Celtics’ Jaylen Brown speaks out on the racism embedded in the US national anthem
But Brown used his postgame press conference to speak about the national anthem and racist overtones in the third verse of the anthem, which was written by slave owner Francis Scott Key.
Jaylen Brown says he's proud of the NBA for allowing players to take a knee + notes the national anthem was written by a slave owner and the third verse also references slavery: “Racism is so deeply embedded in our country that people don’t even flinch or even shift at the idea." pic.twitter.com/BXTSOyq8TI
— Nicole Yang (@nicolecyang) August 2, 2020
This is uncomfortable for Celtics fans, but the third verse is almost never sung in any capacity. Brown seems to suggest there is a sort of blind allegiance to the anthem as a reflection of American pride, without an understanding of the third verse of who Key was as a person.
Brown, of the Celtics, has not shied away from speaking out on social justice issues and matters of race in recent months.
The Georgia native drove 15 hours to Atlanta in order to lead protests in his home state following the death of George Floyd in May. Brown also criticized the NBA’s allowed social justice messages players could wear on the back of their jerseys, saying he felt the options were limited.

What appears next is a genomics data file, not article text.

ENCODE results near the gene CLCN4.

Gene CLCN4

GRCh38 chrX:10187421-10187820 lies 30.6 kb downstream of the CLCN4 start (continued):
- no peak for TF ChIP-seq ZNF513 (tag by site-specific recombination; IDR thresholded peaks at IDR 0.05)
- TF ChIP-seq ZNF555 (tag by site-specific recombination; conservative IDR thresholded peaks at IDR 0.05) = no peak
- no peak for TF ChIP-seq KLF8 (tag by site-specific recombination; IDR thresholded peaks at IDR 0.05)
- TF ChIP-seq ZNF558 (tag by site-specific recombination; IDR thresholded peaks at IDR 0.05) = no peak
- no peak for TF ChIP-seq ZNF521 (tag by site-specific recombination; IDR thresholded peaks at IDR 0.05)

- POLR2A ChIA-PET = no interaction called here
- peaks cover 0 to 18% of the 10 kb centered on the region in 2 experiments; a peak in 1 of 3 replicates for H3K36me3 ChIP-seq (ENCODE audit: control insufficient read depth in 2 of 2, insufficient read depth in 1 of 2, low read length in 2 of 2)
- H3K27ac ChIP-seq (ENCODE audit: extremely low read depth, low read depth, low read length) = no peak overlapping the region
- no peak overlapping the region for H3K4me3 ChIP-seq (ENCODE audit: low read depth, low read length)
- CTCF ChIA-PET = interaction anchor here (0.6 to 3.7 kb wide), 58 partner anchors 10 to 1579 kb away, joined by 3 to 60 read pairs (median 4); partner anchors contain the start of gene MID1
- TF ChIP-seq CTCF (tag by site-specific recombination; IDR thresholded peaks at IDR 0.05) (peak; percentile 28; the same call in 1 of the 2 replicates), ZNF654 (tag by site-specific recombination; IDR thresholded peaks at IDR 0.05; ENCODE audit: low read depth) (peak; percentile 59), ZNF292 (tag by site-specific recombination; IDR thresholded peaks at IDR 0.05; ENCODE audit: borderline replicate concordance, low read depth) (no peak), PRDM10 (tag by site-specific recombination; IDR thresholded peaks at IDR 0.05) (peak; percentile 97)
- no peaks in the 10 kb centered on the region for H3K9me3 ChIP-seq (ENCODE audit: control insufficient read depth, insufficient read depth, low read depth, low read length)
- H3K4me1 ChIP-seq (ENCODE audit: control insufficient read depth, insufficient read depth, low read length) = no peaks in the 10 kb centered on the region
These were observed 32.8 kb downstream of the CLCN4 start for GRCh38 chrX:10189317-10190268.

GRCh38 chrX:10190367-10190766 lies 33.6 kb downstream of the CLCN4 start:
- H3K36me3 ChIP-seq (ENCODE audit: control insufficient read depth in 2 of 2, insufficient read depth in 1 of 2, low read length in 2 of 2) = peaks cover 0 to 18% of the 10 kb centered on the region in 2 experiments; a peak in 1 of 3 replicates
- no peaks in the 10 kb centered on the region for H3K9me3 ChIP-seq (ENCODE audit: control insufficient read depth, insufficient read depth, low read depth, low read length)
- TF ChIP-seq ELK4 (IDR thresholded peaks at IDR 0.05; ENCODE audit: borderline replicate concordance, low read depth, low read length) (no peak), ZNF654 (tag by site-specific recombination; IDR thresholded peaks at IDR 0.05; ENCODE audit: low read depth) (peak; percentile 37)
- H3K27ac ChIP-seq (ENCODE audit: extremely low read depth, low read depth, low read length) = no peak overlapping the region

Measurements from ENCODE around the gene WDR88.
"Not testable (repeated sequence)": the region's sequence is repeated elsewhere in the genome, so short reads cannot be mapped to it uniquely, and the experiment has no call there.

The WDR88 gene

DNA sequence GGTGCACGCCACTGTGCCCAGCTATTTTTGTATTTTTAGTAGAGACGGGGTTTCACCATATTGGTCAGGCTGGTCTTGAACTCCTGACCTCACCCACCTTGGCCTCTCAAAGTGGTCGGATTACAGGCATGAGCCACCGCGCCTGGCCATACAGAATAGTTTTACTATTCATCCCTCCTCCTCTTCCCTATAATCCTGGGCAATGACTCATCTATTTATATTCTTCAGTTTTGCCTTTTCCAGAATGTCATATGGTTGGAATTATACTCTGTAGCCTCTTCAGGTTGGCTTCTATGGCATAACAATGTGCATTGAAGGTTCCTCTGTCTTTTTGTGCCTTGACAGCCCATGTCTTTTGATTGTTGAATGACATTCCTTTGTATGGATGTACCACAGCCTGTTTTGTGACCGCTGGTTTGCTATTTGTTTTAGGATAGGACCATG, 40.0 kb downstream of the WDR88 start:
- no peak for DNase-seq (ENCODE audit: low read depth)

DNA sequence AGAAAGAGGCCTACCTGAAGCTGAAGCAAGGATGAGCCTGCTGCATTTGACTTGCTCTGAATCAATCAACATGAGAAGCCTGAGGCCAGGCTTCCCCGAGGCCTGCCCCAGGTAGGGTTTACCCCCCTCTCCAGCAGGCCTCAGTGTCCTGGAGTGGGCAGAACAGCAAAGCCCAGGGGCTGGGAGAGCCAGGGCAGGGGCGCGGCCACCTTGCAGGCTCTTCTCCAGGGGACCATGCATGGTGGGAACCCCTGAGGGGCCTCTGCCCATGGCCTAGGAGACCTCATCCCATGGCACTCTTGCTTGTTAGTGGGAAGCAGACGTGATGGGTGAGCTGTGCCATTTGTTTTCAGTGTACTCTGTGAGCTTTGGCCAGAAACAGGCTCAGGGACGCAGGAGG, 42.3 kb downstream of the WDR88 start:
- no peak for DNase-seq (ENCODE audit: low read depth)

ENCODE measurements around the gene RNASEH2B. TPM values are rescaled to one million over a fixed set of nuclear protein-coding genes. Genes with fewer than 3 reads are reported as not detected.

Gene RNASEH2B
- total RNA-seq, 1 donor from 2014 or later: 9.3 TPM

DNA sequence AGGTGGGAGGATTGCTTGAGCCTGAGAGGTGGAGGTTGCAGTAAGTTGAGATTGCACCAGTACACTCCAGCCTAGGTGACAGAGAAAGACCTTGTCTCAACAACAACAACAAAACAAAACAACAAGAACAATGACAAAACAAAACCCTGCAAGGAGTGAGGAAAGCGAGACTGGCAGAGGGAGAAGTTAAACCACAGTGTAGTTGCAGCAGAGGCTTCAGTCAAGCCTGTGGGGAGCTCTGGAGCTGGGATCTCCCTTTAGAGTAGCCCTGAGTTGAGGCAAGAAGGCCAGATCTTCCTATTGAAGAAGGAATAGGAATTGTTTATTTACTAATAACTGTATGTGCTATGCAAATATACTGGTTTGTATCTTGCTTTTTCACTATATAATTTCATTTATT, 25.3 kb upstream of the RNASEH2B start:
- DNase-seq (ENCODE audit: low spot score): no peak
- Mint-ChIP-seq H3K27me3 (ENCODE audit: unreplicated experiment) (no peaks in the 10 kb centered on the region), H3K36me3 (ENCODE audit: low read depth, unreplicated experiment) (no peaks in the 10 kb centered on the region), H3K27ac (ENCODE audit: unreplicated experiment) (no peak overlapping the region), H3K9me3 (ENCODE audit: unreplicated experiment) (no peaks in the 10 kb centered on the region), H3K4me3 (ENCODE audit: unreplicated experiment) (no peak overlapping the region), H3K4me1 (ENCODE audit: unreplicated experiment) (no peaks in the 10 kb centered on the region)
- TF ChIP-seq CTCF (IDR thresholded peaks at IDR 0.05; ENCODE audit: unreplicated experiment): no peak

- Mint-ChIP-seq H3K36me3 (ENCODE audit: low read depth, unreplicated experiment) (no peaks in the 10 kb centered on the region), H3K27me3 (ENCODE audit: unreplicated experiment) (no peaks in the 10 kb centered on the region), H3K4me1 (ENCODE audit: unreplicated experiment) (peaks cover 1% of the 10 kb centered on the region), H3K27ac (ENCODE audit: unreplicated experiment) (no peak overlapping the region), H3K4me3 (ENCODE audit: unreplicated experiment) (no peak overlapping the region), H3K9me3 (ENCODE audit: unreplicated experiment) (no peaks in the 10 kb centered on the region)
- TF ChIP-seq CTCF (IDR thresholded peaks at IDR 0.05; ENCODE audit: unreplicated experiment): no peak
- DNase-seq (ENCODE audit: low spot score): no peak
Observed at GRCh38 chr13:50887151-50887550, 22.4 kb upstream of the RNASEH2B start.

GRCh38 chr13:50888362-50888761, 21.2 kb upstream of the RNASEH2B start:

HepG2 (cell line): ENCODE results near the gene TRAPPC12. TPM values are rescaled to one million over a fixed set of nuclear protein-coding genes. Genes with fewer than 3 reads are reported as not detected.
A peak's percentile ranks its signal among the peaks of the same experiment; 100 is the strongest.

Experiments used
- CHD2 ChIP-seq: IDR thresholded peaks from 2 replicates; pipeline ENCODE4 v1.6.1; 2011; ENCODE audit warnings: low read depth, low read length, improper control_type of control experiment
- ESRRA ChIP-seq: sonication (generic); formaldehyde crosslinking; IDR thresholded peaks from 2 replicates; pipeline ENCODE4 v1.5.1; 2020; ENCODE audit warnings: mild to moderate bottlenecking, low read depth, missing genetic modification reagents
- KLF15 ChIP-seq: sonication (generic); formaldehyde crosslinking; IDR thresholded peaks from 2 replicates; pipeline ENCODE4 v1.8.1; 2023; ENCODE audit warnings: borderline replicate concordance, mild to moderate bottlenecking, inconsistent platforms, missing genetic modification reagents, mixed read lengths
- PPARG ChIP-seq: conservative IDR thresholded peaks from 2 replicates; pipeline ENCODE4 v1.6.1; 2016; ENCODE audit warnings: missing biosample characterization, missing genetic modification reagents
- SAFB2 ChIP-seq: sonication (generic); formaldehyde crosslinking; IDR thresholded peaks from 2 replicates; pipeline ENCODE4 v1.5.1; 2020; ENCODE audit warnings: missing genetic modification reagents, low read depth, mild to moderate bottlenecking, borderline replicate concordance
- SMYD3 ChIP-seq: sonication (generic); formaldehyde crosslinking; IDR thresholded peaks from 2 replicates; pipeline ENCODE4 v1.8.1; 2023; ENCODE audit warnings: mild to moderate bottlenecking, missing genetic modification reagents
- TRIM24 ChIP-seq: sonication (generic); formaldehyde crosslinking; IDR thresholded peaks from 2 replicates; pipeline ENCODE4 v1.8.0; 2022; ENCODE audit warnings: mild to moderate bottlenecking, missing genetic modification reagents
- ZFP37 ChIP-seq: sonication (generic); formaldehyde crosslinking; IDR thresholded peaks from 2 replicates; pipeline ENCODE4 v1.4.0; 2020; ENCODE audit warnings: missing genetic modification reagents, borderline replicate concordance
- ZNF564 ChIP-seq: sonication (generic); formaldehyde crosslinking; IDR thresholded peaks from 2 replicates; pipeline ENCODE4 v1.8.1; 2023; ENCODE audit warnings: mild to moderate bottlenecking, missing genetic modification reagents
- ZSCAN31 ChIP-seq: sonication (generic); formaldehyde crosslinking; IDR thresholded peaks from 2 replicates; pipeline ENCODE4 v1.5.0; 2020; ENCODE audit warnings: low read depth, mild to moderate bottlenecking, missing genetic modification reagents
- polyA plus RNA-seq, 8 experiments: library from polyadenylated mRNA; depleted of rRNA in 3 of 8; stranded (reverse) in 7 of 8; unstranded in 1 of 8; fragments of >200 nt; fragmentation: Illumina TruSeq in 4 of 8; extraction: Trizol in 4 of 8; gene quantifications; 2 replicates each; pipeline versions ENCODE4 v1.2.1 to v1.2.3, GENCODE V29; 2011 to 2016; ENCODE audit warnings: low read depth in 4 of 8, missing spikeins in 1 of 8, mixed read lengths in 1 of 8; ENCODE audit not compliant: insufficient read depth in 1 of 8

Of course, his comments regarding the anthem are more prominent given how NBA teams such as the Celtics have engaged in silent protest.
Most teams have presented a unified front in kneeling during the anthem. This includes Brown and the Celtics, who–along with the Milwaukee Bucks–knelt while the anthem played on Friday night.
— Celtics on NBC Sports Boston (@NBCSCeltics) July 31, 2020
Not everyone has kneeled during the anthem. The Celtics are aware of this. Some players, such as Orlando’s Jonathan Isaac and Portland’s Meyers Leonard, decided to remain standing. So, too, did San Antonio Spurs head coach Gregg Popovich and assistant Becky Hammon. All of them had reasons for standing, whether or not they shared those reasons publicly.
Brown’s comments, however, appear to be aimed more at the general public. He would prefer Americans understand the history of the anthem and the man who penned it, before rushing to judge players choosing to kneel in protest of racial injustice.